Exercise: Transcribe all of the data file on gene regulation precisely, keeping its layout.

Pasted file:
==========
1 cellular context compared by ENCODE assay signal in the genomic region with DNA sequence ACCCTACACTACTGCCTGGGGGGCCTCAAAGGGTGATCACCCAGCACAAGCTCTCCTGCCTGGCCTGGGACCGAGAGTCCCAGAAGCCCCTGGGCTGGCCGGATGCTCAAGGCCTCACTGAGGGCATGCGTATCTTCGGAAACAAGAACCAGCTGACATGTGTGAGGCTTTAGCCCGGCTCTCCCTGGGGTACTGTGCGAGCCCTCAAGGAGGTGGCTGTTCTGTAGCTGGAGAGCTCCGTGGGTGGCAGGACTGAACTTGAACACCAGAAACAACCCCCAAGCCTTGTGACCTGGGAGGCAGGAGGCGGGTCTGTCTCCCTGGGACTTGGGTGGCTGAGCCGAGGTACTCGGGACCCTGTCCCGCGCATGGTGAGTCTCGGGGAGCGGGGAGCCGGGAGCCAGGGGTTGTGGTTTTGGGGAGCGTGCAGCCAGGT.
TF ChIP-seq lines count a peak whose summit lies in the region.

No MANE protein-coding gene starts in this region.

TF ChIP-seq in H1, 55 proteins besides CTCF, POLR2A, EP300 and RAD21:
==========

1 cellular context compared by ENCODE assay signal in the genomic region with DNA sequence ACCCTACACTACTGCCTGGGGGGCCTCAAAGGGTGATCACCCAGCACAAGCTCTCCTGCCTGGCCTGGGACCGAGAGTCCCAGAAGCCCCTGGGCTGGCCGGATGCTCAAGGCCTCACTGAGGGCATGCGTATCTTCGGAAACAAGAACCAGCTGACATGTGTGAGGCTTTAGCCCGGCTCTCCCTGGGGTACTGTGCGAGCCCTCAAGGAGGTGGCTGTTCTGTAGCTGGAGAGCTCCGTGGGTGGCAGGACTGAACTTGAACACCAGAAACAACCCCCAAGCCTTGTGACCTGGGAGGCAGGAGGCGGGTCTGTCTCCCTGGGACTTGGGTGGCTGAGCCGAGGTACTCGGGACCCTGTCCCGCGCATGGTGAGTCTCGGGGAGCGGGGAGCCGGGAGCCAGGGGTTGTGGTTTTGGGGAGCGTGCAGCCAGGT.
TF ChIP-seq lines count a peak whose summit lies in the region.

No MANE protein-coding gene starts in this region.

TF ChIP-seq in H1, 55 proteins besides CTCF, POLR2A, EP300 and RAD21: